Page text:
In this post, I will describe my experiments with using Cloud Custodian to perform various tasks usually falling into the bucket of compliance and sometimes convention. I encourage you to take a look at some of the example policies.

Some of the areas I will cover are resource tagging and unused resources across multiple AWS accounts.

Installation and setup

Cloud Custodian is a Python 3 application, so you will need that installed. A docker image is also available to be used. In this post, I will assume a host installation with the CLI command custodian used to invoke the application.

We will also need to ensure that we have the AWS CLI configuration setup correctly. I am using the AWS_PROFILE environment variable to point to the configuration I want to use with custodian.

Non-actionable policies and reporting

The policies we will write and focus on in this section will have no actions associated with them. We will only use them as a discovery mechanism and then we will use the reporting functionality of cloud custodian to obtain a summarized report.

Ensuring certain tags exist

Let’s say that we want to find out all the S3 buckets which do not have certain tags defined. Cloud custodian requires us to specify this requirement as a policy YAML file which looks like as follows:


Create a new file called, s3.yaml and paste in the following contents:

  - name: s3-tag-policy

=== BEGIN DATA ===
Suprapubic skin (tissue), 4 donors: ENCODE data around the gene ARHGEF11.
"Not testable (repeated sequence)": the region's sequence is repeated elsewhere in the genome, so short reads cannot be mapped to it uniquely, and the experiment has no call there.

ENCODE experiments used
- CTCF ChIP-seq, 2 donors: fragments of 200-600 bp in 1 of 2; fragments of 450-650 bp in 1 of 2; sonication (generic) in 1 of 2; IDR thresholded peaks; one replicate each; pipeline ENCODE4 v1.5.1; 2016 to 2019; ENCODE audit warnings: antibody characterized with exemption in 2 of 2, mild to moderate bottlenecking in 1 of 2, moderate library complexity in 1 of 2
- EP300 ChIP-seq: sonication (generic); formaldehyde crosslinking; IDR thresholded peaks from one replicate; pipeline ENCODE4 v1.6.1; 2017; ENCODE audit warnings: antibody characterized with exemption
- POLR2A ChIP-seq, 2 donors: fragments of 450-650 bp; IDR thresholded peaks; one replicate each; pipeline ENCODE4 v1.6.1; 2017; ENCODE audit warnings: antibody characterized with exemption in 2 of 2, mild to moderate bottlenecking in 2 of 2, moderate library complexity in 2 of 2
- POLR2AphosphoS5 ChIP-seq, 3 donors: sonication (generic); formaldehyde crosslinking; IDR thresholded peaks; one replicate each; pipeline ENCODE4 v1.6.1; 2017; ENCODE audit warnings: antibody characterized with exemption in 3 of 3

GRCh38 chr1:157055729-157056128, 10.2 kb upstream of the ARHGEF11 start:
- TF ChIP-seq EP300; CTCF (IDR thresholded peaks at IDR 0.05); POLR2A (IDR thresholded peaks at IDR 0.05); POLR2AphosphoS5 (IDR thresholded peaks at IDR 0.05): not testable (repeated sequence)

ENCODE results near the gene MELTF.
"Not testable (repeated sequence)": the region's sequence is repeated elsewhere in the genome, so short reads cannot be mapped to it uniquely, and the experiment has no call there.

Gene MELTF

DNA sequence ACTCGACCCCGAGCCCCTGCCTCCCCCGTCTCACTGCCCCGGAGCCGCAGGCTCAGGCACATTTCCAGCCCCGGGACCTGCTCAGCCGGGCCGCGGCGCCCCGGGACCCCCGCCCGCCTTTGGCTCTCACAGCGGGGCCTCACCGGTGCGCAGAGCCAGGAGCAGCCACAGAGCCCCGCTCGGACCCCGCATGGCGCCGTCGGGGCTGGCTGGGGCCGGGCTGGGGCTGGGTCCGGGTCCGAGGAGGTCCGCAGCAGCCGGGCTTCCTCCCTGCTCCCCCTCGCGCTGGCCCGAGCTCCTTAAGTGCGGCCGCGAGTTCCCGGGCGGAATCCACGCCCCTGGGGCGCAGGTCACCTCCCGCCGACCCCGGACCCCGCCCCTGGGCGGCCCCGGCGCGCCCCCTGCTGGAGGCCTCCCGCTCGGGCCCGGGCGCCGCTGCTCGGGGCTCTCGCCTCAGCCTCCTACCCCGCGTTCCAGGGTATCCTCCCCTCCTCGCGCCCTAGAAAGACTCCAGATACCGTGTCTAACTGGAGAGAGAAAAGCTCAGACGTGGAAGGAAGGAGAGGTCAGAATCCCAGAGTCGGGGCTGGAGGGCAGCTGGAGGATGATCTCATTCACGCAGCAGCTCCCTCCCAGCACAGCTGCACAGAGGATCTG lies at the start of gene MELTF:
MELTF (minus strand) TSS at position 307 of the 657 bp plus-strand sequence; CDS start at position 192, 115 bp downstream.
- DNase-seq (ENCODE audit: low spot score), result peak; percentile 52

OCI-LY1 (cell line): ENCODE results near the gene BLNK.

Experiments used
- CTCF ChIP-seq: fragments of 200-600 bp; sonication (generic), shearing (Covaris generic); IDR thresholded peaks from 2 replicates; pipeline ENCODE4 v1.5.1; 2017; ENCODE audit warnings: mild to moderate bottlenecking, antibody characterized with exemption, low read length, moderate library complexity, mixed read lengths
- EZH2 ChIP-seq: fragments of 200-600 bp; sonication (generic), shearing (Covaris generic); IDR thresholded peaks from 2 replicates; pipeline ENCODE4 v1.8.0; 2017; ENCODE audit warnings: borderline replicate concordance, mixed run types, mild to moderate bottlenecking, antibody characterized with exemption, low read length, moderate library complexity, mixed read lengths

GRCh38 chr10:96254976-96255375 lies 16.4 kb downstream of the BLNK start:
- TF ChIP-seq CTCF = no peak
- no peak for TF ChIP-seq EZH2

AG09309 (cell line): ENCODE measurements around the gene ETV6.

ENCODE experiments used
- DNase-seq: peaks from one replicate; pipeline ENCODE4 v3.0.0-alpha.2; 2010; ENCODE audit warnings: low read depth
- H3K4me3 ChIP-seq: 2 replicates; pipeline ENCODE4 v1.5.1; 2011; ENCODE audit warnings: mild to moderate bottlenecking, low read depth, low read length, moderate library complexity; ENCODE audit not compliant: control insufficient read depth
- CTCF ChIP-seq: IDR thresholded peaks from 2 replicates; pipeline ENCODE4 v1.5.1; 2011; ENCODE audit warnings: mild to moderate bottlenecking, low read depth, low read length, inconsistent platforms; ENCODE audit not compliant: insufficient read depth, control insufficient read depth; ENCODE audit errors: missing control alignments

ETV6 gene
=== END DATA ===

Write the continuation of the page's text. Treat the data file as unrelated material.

resource: aws.s3
      - or:
        - "tag:Project": absent
        - "tag:Environment": absent
        - "tag:Provisioner": absent

Now, let’s run custodian from the same directory as the above policy file:

$ custodian run s3.yaml --output-dir=. 
2020-04-28 15:26:39,312: custodian.policy:INFO policy:s3-tag-policy resource:aws.s3 region:eu-central-1 count:13 time:27.72

The above command has invoked cloud custodian with the above policy definition and created a few files with presumably the result of the query in a new sub-directory s3-tag-policy in the current directory specified via --output-dir.

We will next use the report sub-command to summarize the results for us:

$ custodian report s3.yaml --output-dir=. --format grid
| Name                                    | CreationDate              |
| bucket 1                                | 2020-03-18T05:44:33+00:00 |
| bucket 2                                | 2020-03-18T05:44:33+00:00 |


Let’s now write a policy for checking the tagging across EC2 resources. Create a new file ec2.yaml and save it in the same directory as the above:

  - name: ec2-tag-policy
    resource: aws.ec2
      - or:
        - "tag:Project": absent
        - "tag:Environment": absent
        - "tag:Provisioner": absent


Next, let write a policy for checking the tagging across RDS resources. Create a new file rds.yaml and save it in the same directory as the above:

  - name: rds-tag-policy
    resource: aws.rds
      - or:
        - "tag:Project": absent
        - "tag:Environment": absent
        - "tag:Provisioner": absent

Running with all the policies

Let’s now run cloud custodian with all the above policies and across multiple AWS regions:

$ custodian run --output-dir=. ec2.yaml s3.yaml rds.yaml -r ap-southeast-2 -r eu-central-1 -r eu-west-1

2020-04-29 09:40:25,067: custodian.policy:INFO policy:ec2-tag-policy resource:aws.ec2 region:ap-southeast-2 count:3 time:0.35
2020-04-29 09:40:43,447: custodian.policy:INFO policy:s3-tag-policy resource:aws.s3 region:ap-southeast-2 count:13 time:18.38
2020-04-29 09:40:43,615: custodian.policy:INFO policy:rds-tag-policy resource:aws.rds region:ap-southeast-2 count:0 time:0.16
2020-04-29 09:40:46,425: custodian.policy:INFO policy:ec2-tag-policy resource:aws.ec2 region:eu-central-1 count:7 time:2.79